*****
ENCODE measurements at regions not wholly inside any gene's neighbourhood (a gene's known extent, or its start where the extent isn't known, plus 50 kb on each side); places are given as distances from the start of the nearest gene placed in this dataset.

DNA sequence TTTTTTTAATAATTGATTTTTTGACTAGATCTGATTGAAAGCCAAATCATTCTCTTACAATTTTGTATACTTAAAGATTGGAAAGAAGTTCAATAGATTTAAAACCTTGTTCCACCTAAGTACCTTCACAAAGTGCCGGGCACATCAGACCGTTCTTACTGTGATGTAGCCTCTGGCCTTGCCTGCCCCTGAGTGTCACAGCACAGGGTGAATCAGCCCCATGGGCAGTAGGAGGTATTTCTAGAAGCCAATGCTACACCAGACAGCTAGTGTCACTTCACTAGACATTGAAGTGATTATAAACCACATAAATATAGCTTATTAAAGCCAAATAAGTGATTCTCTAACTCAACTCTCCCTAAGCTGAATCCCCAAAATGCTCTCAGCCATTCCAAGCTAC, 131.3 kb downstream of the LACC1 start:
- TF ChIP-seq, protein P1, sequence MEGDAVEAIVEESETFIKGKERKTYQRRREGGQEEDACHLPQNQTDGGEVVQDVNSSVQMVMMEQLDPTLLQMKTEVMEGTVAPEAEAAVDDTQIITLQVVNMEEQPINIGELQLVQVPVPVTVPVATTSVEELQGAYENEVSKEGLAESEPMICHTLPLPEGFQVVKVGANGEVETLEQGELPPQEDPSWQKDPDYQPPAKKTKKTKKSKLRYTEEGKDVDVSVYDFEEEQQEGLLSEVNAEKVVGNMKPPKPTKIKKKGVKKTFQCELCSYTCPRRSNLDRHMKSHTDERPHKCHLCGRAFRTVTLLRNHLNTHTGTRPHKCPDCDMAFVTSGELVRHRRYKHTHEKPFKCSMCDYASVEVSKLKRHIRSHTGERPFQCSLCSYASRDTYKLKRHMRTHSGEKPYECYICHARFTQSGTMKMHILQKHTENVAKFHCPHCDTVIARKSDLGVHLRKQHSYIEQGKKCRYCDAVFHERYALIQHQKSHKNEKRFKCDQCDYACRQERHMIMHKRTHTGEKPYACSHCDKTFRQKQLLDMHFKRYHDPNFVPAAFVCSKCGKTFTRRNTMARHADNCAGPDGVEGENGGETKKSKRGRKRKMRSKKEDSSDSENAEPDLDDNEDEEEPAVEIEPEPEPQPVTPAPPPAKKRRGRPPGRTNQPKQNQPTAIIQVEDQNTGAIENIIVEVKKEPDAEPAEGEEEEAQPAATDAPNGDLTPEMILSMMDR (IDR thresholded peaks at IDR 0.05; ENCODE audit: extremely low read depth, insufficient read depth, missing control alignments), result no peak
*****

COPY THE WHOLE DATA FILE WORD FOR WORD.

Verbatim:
ENCODE measurements at regions not wholly inside any gene's neighbourhood (a gene's known extent, or its start where the extent isn't known, plus 50 kb on each side); places are given as distances from the start of the nearest gene placed in this dataset.

DNA sequence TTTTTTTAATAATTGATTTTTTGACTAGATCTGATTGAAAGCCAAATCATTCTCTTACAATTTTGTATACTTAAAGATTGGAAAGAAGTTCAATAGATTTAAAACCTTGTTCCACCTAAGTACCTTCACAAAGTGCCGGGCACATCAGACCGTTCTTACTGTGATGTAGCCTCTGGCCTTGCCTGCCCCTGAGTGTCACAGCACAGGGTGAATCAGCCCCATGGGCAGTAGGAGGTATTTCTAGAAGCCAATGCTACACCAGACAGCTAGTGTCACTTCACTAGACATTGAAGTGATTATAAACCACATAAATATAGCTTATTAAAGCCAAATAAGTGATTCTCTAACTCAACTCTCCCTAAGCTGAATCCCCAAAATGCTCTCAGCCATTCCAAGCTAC, 131.3 kb downstream of the LACC1 start:
- TF ChIP-seq, protein P1, sequence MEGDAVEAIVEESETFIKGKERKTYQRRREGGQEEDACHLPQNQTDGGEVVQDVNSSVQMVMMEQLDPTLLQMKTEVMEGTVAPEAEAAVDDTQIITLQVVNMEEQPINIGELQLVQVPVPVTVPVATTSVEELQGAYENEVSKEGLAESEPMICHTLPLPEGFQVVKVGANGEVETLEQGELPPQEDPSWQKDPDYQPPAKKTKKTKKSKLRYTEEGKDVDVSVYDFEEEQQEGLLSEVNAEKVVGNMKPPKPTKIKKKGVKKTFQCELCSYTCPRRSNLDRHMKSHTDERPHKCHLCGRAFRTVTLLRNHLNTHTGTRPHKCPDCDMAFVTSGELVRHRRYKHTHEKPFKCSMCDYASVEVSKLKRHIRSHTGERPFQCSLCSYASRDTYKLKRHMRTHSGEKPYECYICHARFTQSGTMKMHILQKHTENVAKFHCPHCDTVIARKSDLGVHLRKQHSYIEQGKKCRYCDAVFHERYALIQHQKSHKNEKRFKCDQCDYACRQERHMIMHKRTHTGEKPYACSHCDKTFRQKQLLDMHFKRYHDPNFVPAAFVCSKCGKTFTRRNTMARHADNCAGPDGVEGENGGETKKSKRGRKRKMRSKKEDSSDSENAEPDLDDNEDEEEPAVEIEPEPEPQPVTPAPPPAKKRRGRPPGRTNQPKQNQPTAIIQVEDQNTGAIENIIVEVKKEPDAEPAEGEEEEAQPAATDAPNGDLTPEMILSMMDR (IDR thresholded peaks at IDR 0.05; ENCODE audit: extremely low read depth, insufficient read depth, missing control alignments), result no peak